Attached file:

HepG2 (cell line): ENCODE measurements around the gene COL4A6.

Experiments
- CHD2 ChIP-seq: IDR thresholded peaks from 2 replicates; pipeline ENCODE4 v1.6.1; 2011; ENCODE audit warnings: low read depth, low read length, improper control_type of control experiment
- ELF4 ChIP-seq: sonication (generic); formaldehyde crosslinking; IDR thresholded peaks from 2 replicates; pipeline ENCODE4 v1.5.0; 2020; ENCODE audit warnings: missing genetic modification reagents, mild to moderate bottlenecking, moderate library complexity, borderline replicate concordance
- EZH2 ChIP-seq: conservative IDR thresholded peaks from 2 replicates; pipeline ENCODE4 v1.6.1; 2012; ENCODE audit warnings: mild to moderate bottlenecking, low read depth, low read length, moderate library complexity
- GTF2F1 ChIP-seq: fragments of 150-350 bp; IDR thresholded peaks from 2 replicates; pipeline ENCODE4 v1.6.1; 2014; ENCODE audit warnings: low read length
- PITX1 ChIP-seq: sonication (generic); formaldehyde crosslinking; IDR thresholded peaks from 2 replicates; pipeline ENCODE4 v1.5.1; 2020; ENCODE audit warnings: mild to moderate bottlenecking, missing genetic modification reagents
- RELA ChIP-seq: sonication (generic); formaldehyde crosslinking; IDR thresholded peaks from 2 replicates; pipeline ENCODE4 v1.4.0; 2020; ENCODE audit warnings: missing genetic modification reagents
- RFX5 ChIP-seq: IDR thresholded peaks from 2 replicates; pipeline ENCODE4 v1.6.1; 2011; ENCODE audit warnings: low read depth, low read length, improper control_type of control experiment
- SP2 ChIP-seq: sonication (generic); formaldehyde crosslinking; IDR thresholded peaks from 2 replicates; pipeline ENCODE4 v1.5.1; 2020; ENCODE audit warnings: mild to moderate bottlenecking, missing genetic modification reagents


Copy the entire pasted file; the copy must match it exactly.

HepG2 (cell line): ENCODE measurements around the gene COL4A6.

Experiments
- CHD2 ChIP-seq: IDR thresholded peaks from 2 replicates; pipeline ENCODE4 v1.6.1; 2011; ENCODE audit warnings: low read depth, low read length, improper control_type of control experiment
- ELF4 ChIP-seq: sonication (generic); formaldehyde crosslinking; IDR thresholded peaks from 2 replicates; pipeline ENCODE4 v1.5.0; 2020; ENCODE audit warnings: missing genetic modification reagents, mild to moderate bottlenecking, moderate library complexity, borderline replicate concordance
- EZH2 ChIP-seq: conservative IDR thresholded peaks from 2 replicates; pipeline ENCODE4 v1.6.1; 2012; ENCODE audit warnings: mild to moderate bottlenecking, low read depth, low read length, moderate library complexity
- GTF2F1 ChIP-seq: fragments of 150-350 bp; IDR thresholded peaks from 2 replicates; pipeline ENCODE4 v1.6.1; 2014; ENCODE audit warnings: low read length
- PITX1 ChIP-seq: sonication (generic); formaldehyde crosslinking; IDR thresholded peaks from 2 replicates; pipeline ENCODE4 v1.5.1; 2020; ENCODE audit warnings: mild to moderate bottlenecking, missing genetic modification reagents
- RELA ChIP-seq: sonication (generic); formaldehyde crosslinking; IDR thresholded peaks from 2 replicates; pipeline ENCODE4 v1.4.0; 2020; ENCODE audit warnings: missing genetic modification reagents
- RFX5 ChIP-seq: IDR thresholded peaks from 2 replicates; pipeline ENCODE4 v1.6.1; 2011; ENCODE audit warnings: low read depth, low read length, improper control_type of control experiment
- SP2 ChIP-seq: sonication (generic); formaldehyde crosslinking; IDR thresholded peaks from 2 replicates; pipeline ENCODE4 v1.5.1; 2020; ENCODE audit warnings: mild to moderate bottlenecking, missing genetic modification reagents